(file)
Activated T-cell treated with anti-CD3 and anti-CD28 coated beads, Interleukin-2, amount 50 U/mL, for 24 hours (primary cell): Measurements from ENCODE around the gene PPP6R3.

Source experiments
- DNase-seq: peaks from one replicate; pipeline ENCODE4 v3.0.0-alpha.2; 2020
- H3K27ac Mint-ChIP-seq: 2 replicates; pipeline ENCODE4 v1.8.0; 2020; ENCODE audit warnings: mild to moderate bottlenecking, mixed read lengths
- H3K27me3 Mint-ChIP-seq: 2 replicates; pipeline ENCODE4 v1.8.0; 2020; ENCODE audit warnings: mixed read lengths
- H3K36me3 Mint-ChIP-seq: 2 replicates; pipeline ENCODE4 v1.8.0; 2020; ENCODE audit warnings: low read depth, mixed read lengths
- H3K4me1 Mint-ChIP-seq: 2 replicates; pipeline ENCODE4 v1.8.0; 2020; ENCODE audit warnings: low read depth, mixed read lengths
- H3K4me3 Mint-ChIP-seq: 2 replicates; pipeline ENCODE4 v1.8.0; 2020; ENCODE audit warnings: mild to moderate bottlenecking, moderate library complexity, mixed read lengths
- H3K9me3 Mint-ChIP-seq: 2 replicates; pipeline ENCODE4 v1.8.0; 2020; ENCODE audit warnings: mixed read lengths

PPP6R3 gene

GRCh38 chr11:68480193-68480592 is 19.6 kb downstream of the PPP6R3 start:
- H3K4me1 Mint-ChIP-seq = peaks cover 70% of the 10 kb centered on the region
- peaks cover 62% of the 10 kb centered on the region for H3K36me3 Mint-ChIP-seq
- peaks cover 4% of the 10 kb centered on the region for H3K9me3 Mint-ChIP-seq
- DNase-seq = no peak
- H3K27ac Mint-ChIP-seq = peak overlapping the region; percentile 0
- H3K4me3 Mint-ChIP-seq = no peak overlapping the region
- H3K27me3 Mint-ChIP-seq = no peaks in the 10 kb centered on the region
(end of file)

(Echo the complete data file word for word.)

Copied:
Activated T-cell treated with anti-CD3 and anti-CD28 coated beads, Interleukin-2, amount 50 U/mL, for 24 hours (primary cell): Measurements from ENCODE around the gene PPP6R3.

Source experiments
- DNase-seq: peaks from one replicate; pipeline ENCODE4 v3.0.0-alpha.2; 2020
- H3K27ac Mint-ChIP-seq: 2 replicates; pipeline ENCODE4 v1.8.0; 2020; ENCODE audit warnings: mild to moderate bottlenecking, mixed read lengths
- H3K27me3 Mint-ChIP-seq: 2 replicates; pipeline ENCODE4 v1.8.0; 2020; ENCODE audit warnings: mixed read lengths
- H3K36me3 Mint-ChIP-seq: 2 replicates; pipeline ENCODE4 v1.8.0; 2020; ENCODE audit warnings: low read depth, mixed read lengths
- H3K4me1 Mint-ChIP-seq: 2 replicates; pipeline ENCODE4 v1.8.0; 2020; ENCODE audit warnings: low read depth, mixed read lengths
- H3K4me3 Mint-ChIP-seq: 2 replicates; pipeline ENCODE4 v1.8.0; 2020; ENCODE audit warnings: mild to moderate bottlenecking, moderate library complexity, mixed read lengths
- H3K9me3 Mint-ChIP-seq: 2 replicates; pipeline ENCODE4 v1.8.0; 2020; ENCODE audit warnings: mixed read lengths

PPP6R3 gene

GRCh38 chr11:68480193-68480592 is 19.6 kb downstream of the PPP6R3 start:
- H3K4me1 Mint-ChIP-seq = peaks cover 70% of the 10 kb centered on the region
- peaks cover 62% of the 10 kb centered on the region for H3K36me3 Mint-ChIP-seq
- peaks cover 4% of the 10 kb centered on the region for H3K9me3 Mint-ChIP-seq
- DNase-seq = no peak
- H3K27ac Mint-ChIP-seq = peak overlapping the region; percentile 0
- H3K4me3 Mint-ChIP-seq = no peak overlapping the region
- H3K27me3 Mint-ChIP-seq = no peaks in the 10 kb centered on the region